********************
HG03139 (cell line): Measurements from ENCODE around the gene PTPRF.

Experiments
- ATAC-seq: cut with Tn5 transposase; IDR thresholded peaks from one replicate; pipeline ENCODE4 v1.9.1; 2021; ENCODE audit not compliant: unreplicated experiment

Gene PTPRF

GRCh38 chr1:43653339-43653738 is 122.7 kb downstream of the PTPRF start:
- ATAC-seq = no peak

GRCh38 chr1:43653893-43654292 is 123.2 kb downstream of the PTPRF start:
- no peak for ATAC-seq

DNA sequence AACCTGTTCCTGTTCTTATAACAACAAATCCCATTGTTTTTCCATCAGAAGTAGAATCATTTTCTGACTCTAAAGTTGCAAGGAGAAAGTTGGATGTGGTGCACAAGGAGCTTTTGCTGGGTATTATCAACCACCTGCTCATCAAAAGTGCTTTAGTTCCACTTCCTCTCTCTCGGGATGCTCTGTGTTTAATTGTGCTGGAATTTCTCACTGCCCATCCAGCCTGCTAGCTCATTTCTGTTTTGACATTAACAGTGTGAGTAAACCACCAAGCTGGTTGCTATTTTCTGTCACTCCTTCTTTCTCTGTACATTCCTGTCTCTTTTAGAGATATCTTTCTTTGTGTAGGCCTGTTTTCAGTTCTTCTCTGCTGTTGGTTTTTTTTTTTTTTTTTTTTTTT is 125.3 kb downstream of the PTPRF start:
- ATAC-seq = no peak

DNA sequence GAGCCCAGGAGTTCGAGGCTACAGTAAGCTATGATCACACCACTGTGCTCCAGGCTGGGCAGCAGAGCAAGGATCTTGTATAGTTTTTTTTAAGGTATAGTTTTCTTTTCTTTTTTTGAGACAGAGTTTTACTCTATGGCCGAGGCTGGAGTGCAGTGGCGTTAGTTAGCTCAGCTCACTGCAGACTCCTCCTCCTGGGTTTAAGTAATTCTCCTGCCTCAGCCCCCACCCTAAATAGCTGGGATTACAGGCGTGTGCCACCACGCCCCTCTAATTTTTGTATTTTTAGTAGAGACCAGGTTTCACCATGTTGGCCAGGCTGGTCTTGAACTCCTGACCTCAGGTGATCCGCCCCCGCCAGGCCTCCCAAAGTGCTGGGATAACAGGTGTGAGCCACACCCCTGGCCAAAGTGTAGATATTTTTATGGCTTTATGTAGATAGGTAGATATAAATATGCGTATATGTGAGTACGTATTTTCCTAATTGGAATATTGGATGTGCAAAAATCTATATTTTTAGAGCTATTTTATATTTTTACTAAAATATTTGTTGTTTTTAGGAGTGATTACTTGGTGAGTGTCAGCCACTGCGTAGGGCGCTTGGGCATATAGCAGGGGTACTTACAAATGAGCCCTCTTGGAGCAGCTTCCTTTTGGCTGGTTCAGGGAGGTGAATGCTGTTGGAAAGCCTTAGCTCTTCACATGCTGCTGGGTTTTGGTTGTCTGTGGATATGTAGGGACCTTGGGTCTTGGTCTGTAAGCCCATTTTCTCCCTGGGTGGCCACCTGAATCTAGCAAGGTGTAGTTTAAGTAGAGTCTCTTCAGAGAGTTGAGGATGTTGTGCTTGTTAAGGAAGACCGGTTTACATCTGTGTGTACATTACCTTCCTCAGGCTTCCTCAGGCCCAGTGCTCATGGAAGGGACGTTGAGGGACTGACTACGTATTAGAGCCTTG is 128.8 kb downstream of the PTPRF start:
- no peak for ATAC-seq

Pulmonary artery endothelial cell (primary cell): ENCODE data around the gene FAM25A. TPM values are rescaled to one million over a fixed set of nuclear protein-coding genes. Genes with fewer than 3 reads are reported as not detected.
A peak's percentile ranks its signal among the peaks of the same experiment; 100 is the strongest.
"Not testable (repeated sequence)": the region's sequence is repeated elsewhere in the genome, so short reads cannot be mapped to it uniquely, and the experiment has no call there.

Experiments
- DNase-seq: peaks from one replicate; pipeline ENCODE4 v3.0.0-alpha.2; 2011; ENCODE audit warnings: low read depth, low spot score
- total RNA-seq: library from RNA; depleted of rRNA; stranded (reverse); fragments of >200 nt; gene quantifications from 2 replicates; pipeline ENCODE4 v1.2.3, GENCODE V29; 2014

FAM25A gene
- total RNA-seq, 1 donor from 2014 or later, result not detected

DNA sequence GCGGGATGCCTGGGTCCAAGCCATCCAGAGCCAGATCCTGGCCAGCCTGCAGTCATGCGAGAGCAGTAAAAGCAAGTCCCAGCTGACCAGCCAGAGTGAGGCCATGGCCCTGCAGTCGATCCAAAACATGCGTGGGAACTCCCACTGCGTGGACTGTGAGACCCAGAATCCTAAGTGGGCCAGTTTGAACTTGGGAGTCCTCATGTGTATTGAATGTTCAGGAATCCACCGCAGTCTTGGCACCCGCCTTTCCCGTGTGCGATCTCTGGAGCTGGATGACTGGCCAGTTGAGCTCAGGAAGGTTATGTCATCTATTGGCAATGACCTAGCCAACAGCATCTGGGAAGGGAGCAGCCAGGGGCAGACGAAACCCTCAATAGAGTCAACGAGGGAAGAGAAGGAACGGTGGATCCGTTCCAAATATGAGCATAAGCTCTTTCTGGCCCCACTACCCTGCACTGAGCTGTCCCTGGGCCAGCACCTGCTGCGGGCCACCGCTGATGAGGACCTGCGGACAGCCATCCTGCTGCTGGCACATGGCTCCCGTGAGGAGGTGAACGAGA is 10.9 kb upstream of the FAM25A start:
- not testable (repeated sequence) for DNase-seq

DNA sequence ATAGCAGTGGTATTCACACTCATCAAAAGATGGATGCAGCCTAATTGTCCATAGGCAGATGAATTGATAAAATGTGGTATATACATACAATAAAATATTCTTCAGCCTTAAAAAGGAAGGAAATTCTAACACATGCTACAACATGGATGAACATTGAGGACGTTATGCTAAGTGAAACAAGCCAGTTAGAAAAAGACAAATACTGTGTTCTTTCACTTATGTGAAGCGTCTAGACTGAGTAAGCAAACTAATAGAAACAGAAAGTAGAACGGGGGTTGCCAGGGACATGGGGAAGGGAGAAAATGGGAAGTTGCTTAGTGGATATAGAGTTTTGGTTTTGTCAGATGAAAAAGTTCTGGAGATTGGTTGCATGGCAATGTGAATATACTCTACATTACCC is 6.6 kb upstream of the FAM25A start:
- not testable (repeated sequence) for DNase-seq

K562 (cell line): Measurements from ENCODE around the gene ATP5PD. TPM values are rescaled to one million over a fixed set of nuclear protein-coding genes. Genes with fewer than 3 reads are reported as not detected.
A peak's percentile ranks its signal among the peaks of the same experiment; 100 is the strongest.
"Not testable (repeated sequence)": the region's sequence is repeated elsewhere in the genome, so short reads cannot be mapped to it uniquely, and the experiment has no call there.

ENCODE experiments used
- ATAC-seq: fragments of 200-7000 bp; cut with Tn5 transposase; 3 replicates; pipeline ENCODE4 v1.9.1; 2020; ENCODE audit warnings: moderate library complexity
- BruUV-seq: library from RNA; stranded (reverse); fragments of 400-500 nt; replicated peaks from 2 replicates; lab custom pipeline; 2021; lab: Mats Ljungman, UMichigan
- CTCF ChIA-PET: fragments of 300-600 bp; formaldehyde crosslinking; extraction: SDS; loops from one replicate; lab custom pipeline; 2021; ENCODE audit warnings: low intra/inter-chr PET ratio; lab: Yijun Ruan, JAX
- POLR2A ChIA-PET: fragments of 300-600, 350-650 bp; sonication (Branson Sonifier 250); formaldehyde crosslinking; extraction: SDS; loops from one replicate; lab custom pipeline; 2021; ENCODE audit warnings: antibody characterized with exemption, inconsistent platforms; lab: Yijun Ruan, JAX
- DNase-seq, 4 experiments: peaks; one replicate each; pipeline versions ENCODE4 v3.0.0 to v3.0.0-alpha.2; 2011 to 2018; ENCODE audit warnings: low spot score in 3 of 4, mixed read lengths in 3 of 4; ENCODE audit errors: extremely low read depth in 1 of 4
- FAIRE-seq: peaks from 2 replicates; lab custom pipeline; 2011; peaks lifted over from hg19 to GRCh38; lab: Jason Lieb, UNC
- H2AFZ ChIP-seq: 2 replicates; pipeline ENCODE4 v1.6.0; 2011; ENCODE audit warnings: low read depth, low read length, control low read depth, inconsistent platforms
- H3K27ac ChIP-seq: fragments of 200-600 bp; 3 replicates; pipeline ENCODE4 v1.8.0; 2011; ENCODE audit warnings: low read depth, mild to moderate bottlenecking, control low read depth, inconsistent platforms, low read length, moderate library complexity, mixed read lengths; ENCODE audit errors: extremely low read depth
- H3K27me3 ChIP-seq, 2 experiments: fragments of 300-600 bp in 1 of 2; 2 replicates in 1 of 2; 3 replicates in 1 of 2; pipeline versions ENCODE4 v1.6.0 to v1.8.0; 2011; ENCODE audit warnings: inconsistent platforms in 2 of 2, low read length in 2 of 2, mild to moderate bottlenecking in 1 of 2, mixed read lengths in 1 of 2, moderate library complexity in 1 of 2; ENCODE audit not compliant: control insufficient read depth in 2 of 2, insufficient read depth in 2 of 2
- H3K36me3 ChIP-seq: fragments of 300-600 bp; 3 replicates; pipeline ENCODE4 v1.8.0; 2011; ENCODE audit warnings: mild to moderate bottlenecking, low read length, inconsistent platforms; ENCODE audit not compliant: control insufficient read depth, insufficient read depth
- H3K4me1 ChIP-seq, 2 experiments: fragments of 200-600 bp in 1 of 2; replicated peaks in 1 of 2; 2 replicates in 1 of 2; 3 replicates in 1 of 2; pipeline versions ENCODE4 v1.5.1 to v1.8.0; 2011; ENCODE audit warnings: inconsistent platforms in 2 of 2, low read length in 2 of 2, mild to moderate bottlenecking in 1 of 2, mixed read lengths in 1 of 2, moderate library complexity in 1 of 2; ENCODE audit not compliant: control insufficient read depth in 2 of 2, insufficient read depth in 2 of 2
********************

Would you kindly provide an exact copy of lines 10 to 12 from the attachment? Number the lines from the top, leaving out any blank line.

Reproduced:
- ATAC-seq = no peak

DNA sequence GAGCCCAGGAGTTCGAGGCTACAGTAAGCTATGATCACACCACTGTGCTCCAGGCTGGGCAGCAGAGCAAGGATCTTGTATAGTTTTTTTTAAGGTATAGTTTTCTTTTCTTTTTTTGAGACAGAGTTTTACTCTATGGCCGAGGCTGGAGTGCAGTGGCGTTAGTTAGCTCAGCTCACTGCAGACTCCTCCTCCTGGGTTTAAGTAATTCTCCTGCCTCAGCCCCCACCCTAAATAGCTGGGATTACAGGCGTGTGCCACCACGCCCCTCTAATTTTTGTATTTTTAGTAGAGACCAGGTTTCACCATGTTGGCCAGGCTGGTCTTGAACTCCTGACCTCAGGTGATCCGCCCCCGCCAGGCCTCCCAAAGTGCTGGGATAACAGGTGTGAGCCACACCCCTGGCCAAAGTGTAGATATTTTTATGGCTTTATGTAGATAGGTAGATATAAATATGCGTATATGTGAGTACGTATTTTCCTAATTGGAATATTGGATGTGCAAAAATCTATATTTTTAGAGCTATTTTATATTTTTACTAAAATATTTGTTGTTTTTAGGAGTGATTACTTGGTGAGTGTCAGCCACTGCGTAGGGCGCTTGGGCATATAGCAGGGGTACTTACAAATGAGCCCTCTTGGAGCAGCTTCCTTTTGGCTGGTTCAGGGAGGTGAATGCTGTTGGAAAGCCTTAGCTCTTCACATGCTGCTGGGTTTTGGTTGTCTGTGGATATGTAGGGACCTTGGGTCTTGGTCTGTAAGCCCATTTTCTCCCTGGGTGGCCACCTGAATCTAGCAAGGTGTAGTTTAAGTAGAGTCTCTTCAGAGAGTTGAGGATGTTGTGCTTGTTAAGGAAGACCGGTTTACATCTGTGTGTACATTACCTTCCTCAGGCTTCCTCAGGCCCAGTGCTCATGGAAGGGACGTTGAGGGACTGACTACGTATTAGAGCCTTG is 128.8 kb downstream of the PTPRF start:
- no peak for ATAC-seq